Long does sit on two committees, the House Rules Committee and the Joint Rules Committee, but these are process committees designed to help legislation flow. They do not write legislation.
The joint committee — the House and the Senate — decides, for example, when crossover will occur.
“Every year about this time we meet to decide the date that bills need to be finalized in one body so they can cross over to the other body,” Long said.
“We have to finalize our work by a certain date and get it over to the other body so that they have time to work on it. The budget starts in the house, and we need to get it to the Senate.”
This year, policy bills will cross over on March 17, and March 20 is the money bill crossover date.
“We always give an extra week for bills that require money committees to review them because they contain implications for either appropriations or revenue,” Long said. “The four bills that are exempted from these dates are the ’big’ money bills — the budget, the revenue bill typically called the ‘miscellaneous tax bill,’ the transportation budget bill, and the institutions bill, called the ‘capital bill.’”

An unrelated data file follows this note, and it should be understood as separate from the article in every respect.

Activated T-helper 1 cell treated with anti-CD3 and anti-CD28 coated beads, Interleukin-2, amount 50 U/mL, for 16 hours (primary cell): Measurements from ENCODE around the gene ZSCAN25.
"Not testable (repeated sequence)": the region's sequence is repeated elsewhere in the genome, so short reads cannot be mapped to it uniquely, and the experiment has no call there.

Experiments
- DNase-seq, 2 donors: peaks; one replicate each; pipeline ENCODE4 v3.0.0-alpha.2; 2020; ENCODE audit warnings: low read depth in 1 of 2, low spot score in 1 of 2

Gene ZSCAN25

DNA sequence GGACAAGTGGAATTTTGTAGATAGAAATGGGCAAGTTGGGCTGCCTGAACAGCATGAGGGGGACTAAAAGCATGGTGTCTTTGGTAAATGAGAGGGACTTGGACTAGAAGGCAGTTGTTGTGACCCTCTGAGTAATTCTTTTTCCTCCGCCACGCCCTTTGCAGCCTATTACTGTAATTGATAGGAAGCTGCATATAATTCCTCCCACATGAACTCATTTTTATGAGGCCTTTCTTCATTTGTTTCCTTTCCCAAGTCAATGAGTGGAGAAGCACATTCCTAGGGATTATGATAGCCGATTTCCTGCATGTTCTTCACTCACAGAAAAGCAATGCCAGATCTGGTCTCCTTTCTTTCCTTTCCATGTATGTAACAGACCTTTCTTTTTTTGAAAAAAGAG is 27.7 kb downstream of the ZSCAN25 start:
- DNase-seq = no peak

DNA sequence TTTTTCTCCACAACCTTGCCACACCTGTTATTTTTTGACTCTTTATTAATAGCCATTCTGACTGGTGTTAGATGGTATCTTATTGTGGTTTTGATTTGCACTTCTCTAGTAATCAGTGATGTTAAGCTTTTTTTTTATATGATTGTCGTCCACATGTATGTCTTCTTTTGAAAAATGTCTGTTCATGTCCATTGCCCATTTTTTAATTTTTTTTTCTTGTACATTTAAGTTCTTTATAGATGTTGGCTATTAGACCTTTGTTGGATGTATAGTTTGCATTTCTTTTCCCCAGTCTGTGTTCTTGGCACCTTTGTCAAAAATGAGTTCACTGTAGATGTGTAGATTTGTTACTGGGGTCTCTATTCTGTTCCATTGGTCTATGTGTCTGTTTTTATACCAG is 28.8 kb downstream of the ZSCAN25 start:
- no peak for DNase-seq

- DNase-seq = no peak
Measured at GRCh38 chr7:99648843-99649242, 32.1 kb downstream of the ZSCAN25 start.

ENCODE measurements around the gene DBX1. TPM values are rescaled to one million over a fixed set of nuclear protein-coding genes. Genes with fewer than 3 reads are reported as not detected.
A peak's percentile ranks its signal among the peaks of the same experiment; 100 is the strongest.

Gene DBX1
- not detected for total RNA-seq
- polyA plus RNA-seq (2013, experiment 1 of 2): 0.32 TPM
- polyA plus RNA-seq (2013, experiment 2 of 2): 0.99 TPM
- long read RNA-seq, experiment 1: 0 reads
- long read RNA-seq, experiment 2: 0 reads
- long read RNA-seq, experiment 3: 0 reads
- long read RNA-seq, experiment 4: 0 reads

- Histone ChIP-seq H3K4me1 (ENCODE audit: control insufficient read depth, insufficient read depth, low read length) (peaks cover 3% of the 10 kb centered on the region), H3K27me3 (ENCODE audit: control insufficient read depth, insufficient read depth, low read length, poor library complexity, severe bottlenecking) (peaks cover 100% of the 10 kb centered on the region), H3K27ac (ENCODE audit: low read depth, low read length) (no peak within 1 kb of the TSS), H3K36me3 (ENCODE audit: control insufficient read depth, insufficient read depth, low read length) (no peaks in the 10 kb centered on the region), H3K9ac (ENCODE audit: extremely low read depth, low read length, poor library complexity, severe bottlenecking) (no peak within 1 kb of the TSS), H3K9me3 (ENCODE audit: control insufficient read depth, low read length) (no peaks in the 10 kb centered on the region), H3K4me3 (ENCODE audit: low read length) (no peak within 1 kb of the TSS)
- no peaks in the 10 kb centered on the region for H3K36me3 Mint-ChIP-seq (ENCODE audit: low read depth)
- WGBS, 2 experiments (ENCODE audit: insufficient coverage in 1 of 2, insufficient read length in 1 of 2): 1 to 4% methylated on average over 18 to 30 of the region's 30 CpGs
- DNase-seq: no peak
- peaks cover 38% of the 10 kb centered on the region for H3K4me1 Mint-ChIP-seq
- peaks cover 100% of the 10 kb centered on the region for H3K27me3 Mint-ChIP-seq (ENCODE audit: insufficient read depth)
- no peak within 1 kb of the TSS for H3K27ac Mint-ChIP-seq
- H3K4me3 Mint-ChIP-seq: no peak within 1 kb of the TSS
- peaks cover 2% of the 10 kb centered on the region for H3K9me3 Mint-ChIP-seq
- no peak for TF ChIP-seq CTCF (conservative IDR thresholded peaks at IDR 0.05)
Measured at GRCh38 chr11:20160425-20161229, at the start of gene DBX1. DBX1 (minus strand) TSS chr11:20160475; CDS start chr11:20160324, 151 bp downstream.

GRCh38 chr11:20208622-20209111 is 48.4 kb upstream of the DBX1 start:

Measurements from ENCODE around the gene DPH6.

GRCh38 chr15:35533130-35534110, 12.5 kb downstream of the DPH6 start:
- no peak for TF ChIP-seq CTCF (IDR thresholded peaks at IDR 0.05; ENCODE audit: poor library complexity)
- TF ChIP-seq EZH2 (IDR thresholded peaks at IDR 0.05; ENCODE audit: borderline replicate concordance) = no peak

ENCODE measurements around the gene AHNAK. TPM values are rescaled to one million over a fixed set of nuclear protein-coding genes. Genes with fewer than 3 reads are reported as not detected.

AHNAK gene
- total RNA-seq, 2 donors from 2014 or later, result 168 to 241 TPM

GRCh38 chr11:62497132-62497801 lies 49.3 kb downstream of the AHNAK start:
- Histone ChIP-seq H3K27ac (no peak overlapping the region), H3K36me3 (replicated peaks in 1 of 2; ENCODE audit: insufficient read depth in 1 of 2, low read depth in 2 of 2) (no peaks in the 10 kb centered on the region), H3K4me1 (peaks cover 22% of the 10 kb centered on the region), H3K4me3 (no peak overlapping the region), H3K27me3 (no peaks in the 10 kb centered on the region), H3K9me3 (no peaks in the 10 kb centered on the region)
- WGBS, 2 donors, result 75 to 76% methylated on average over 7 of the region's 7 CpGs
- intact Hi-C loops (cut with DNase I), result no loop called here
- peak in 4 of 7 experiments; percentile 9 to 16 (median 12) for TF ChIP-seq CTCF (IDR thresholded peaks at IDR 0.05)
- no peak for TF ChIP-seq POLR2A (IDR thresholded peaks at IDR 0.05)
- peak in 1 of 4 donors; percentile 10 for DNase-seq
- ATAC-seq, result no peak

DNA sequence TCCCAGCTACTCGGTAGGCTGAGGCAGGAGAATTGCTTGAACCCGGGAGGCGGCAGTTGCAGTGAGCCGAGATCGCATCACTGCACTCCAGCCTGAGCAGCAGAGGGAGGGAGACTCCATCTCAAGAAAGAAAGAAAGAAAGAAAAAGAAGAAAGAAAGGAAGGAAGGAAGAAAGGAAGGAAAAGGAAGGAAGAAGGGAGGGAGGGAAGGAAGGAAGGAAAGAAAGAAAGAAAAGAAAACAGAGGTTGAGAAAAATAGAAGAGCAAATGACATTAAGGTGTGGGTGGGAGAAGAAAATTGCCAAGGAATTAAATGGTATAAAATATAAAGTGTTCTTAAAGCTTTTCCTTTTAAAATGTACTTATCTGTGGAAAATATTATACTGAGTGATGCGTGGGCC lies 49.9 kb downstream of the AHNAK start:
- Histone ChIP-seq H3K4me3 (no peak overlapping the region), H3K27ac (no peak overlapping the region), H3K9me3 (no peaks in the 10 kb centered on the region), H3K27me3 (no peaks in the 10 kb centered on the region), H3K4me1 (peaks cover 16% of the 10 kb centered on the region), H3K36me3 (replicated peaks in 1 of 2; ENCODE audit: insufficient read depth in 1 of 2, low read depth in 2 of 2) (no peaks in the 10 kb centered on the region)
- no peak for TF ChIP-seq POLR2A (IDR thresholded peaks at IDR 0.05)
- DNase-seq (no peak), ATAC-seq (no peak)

When Long first started in leadership, a meeting of the House Rules Committee was rare.
Then came Covid.
“When I first got on House Rules, we only met as needed, when we needed to make changes to our rules,” Long said. “When Covid came, it just blew up the Rules Committee. We were meeting constantly. In fact, right after Covid, we were generally meeting daily trying to figure out how we were going to keep government working.”
This year, the many retirements in the House gave leadership the opportunity to restructure part of the process.
Long said the leaders “tried to look at the retirements as an opportunity as well as a loss of institutional memory,” she said. “So we restructured some of the committees and actually reduced the number of committees by one. So we had 14 last year and 13 this year. It made it a little easier for me to not be assigned to a committee.”
Long must still make herself familiar with all the legislation wending its way through the committees. The rest of her time is taken up with her constituents’ needs.
“My constituents are no different than anyone else’s,” she said. “Housing is probably the biggest challenge for folks. Trying to find housing is really hard. And businesses are struggling to find employees. Education is always at the top of the minds of our rural communities. We talk quite often about paid family leave. Child care is a constant challenge for folks. These are issues for my constituents, but they’re also issues for all all Vermont communities.”